Federal law has just extended and increased the availability of a federal income tax credit for certain buyers of a principal residence. These important changes could make it easier for you or someone in your family to buy or sell a home. The changes offer new opportunities under recently expired rules.
Pre-Amendment Home Credit Rules
Previously, the home buyer credit was available for qualifying first time home purchases after April 8, 2008 and before December 1, 2009 with a limit of $8,000 for married individuals filing jointly ($4,000 for married individual filing separately) or 10% of the residence purchase price, whichever was less.
A principal residence located in the US qualified for the credit, but vacation homes and rental properties did not. However, as a credit this incentive was powerful because it reduced federal income tax liability dollar for dollar and if it exceeded tax liability, it provided a refund. If a home was purchased after December 31, 2008 but before December 1, 2009 and then was disposed of within 36 months of the date of purchase, the credit had to be paid back to the IRS (recaptured). The principal residence buyer credit was phased out for taxpayers purchasing principal residences before November 7, 2009 with adjusted gross income between $75,000 and $95,000 for individuals and $150,000 and $170,000 for joint return filers.
New Home Credit Extension, Expansion and Other Changes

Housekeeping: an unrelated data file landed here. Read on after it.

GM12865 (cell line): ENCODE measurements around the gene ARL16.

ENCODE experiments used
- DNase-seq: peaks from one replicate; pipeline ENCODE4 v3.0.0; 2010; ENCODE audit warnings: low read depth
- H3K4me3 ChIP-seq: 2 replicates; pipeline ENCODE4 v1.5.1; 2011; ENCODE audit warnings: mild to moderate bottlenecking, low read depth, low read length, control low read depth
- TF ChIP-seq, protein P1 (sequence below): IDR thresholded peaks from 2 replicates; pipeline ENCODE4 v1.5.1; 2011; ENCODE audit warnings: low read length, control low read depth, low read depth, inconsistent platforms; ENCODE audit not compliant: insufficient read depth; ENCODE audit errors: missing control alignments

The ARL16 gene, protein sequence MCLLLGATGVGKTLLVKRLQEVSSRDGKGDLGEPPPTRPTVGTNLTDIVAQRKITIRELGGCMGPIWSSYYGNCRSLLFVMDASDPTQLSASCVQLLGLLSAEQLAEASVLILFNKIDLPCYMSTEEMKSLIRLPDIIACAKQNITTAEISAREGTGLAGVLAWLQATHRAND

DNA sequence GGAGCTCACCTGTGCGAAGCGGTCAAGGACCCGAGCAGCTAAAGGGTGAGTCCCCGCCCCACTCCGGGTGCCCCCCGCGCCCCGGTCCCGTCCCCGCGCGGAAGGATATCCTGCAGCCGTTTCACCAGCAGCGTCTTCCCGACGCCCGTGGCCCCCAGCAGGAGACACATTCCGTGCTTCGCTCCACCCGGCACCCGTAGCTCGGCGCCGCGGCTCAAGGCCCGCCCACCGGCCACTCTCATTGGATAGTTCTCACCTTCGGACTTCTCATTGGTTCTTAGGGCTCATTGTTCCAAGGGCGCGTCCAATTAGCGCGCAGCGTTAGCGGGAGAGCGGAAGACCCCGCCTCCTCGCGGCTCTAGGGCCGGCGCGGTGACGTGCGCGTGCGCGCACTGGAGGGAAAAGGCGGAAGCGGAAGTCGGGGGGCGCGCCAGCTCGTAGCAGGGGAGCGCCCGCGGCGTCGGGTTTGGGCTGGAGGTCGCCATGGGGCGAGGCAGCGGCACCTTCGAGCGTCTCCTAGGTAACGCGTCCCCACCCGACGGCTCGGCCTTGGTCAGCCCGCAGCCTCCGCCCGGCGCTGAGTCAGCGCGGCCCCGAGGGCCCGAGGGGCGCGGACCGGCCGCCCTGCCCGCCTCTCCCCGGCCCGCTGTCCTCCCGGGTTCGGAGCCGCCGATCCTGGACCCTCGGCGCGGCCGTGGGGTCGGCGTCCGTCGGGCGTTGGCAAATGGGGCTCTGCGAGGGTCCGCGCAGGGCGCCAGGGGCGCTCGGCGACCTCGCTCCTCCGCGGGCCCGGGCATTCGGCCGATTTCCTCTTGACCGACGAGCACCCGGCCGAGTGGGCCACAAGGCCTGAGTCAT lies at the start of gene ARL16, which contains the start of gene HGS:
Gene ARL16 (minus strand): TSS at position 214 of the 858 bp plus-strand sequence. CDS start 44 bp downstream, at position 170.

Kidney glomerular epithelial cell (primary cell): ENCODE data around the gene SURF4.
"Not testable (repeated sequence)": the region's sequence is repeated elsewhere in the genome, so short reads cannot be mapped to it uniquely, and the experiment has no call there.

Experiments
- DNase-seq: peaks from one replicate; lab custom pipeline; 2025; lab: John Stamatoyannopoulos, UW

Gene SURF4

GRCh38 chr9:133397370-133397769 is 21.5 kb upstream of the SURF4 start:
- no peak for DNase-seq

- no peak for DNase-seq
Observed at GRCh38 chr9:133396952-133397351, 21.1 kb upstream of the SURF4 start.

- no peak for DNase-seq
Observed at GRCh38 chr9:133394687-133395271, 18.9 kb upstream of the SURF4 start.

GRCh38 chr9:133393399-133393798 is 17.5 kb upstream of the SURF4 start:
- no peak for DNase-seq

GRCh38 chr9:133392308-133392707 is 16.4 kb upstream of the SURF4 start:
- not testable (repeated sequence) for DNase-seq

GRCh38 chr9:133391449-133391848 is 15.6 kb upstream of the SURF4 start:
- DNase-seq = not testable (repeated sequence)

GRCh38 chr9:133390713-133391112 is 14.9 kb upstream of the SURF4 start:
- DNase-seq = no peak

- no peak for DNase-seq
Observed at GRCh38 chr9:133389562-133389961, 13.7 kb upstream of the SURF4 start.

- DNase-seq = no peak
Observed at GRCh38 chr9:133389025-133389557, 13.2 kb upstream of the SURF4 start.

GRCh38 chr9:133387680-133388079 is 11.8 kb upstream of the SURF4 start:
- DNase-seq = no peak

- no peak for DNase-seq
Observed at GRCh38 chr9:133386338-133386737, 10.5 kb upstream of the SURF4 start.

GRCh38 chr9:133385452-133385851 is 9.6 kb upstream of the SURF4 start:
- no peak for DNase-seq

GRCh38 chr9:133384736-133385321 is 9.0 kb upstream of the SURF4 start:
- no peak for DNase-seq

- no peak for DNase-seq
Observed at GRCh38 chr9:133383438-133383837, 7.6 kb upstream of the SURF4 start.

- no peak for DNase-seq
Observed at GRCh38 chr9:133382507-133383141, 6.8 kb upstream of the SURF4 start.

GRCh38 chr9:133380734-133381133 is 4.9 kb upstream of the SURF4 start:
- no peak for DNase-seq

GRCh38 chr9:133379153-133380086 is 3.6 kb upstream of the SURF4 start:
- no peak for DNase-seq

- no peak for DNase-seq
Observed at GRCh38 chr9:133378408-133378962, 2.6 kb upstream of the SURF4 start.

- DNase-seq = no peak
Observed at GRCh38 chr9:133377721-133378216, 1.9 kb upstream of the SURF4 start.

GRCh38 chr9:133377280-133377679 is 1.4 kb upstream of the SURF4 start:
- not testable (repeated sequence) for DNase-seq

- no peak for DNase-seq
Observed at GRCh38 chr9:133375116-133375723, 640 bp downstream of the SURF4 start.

- Short extension. The home buyer credit is now extended for purchases of principal residences before May 1, 2010, and even to purchases that are closed July 1, 2010 if a written binding contract is entered by May 1, 2010. Individuals on official extended duty outside the U.S. Have an extra year. Additionally, individuals who have owned homes for any five consecutive years during the prior 8 years can claim the credit in addition to other qualifying “first time purchasers.” A home buyer does not have to sell the buyer’s prior primary residence during the limited extension to qualify for the new home purchase credit. For example, if an empty nester chose to sell a home to downsize, as long as the purchase of the new residence is completed within the required time periods, there is no requirement that the home from which the downsizing taxpayer was moving was sold during the time period. As a result, the replacement residence could be purchased to beat the new deadlines even before the prior home is sold. The maximum allowable home buyer credit for qualifying existing homeowners (as opposed to first time homeowners) is $6,500 ($3,250 for a married individual filing separately) or 10% of the purchase price of the replacement residence, whichever is less.
- Credit available to higher income taxpayers. The home buyer credit is available to higher income taxpayers: for purchases after November 6, 2009, the credit phases out over higher levels of adjusted gross income from $125,000 to $145,000 for individual filers and between $225,000 and $245,000 for joint filers, however, the maximum value of the home that can be subject to the credit is capped at $800,000. This cap has the effect of a ceiling because if a home is purchased for more than $800,000, the entire credit will be lost. Of course in today’s market, many homes previously valued at much more would qualify within this limit. Other limitations apply.
This limited available window for the credit may present an important opportunity to you or a member of your family or to others you know.
Other Tax Law Developments
Additionally, as you know substantial other tax law developments improve the tax consequences of foreclosure, or negotiating debt reductions, and for certain individuals engaged in short sales.
We welcome your inquiry. In any of these situations, expert tax advice is recommended.
Kemp Klein attorneys are ready to assist you with the analysis and amendments needed.